"Isn't that what a dream really is?" Hayes hints. "A chaotic onslaught that blurs the lines of reality. That's what this is."
Counterbalancing that Marlon Brando biker persona is King Basilio as Vegas slickster. Lee is telling Russell Rowe, who plays the part, to think Frank Sinatra. Enjoying life at the top and thinking he has outwitted fate, Basilio isn't ready to let go.
Rowe doesn't see much of a character arc in this swinging king. "It is more of a slope," he says, "a descent from an exalted state to a more humbled one. This downfall encompasses both roles as king and father, since the threat to his kingship is coming from his own son. After the descent, of course, there is the brief but powerful upturn at the end, as Basilio learns the difficult lesson that he can only get what he wants by giving up trying to get it."
Of course, Segismundo doesn't really know what he wants when we first meet him, because he has no idea yet who he is. The action is kickstarted with the arrival of Rosaura at his secluded prison, a woman — disguised as a man — who very much knows what she wants. She is fiercely in pursuit of the man who jilted her, but we soon realize her similarity to Segismundo. Rosaura has also lived a long time without being aware of her true identity.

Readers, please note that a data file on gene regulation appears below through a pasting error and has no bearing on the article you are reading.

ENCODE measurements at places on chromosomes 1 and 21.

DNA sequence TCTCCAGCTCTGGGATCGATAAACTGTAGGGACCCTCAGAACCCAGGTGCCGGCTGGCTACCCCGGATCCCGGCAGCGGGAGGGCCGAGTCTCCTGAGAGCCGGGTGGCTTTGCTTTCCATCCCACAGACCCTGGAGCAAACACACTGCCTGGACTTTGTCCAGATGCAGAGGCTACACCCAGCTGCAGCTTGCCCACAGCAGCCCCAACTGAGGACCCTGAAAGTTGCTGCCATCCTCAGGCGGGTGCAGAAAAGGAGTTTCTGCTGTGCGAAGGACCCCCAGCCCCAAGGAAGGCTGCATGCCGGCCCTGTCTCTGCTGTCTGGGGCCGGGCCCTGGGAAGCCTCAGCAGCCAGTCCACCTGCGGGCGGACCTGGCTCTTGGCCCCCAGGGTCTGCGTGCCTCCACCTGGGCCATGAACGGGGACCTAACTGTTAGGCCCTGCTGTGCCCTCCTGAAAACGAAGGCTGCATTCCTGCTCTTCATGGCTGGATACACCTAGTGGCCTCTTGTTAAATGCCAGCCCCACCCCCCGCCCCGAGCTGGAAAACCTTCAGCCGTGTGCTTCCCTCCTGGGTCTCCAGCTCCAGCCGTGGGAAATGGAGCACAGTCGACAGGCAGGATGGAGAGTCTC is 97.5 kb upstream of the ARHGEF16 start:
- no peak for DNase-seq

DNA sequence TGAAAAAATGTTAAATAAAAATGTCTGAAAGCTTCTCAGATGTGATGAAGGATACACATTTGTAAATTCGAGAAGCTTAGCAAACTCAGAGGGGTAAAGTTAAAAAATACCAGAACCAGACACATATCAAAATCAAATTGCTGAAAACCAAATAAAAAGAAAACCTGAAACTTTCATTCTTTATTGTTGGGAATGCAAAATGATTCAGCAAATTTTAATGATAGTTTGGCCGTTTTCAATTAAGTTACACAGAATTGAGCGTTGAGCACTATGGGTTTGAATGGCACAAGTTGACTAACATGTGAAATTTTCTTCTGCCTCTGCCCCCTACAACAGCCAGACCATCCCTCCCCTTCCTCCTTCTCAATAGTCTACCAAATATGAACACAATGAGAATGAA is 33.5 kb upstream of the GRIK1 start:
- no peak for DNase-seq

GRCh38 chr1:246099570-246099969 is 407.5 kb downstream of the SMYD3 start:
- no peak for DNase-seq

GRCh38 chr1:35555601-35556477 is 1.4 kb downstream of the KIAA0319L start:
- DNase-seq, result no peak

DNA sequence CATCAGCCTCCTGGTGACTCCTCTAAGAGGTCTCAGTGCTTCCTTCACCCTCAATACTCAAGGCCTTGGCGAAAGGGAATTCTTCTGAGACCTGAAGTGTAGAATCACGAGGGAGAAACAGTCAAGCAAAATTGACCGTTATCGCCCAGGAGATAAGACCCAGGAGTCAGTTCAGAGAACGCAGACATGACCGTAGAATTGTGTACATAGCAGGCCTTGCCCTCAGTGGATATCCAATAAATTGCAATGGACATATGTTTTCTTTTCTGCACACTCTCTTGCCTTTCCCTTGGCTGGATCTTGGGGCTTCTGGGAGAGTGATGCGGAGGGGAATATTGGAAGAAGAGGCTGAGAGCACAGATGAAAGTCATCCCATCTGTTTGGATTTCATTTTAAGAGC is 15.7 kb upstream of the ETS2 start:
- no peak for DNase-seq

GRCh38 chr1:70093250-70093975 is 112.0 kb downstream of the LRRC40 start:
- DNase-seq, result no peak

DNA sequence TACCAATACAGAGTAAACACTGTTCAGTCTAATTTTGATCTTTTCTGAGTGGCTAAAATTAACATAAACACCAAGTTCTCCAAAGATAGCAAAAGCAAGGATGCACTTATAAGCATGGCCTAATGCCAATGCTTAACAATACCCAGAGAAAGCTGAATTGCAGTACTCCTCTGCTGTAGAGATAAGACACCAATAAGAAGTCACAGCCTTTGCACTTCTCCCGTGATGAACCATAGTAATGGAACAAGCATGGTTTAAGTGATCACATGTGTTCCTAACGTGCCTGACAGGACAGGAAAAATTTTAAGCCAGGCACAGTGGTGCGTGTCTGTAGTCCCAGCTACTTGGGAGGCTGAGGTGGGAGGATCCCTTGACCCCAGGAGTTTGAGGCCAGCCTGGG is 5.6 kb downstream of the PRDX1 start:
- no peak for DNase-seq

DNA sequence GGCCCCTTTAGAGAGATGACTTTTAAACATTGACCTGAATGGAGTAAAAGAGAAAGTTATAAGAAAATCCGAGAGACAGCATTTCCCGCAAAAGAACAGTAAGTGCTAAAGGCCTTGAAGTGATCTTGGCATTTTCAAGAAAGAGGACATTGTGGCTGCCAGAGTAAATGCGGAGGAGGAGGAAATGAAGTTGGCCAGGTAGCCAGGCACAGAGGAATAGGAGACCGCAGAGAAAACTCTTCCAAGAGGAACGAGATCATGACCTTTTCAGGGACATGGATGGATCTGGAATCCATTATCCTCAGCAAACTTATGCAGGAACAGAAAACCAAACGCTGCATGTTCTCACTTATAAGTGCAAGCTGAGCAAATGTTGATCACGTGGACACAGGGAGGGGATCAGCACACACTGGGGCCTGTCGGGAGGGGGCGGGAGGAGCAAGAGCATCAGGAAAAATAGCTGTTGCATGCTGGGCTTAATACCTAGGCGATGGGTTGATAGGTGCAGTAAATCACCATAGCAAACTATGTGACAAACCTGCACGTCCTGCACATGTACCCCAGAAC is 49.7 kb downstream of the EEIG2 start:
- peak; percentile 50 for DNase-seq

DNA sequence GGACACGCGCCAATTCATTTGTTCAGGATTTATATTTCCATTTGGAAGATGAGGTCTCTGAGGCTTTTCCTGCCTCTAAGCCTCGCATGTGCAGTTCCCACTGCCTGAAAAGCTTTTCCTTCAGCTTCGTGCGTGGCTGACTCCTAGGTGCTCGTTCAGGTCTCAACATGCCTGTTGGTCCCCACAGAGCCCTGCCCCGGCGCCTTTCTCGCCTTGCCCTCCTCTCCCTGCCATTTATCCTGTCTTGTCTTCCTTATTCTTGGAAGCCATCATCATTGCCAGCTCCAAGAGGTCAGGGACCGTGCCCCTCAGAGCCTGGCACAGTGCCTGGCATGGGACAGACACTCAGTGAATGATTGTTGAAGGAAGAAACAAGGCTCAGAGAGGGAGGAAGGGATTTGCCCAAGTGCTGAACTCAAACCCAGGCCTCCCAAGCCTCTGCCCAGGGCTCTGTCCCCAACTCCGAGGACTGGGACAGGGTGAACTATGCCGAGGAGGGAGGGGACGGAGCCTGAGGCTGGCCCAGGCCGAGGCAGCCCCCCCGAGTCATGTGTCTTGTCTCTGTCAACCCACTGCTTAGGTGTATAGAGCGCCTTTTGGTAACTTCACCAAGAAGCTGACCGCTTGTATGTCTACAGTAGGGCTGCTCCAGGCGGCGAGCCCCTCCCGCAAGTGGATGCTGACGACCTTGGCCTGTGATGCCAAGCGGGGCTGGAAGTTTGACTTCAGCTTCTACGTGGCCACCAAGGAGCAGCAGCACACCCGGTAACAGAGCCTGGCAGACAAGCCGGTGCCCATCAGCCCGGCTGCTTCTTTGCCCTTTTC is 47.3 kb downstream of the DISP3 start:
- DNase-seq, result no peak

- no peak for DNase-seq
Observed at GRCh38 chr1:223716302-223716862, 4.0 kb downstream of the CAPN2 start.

It's a twisty plot when we arrive at Basilio's lounge, with l-o-o-o-n-n-g speeches every step of the way. Lee is confident that the new translation eases the complexity and floweriness of Calderon's text, helping to pave the path toward his intent of imposing a comedic style on the action. The transgender translator, Jo Clifford (nee John Clifford), was presumably most enamored with Rosaura, who openly speaks of herself as a man and as a woman in the same speech during the Act 3 climax.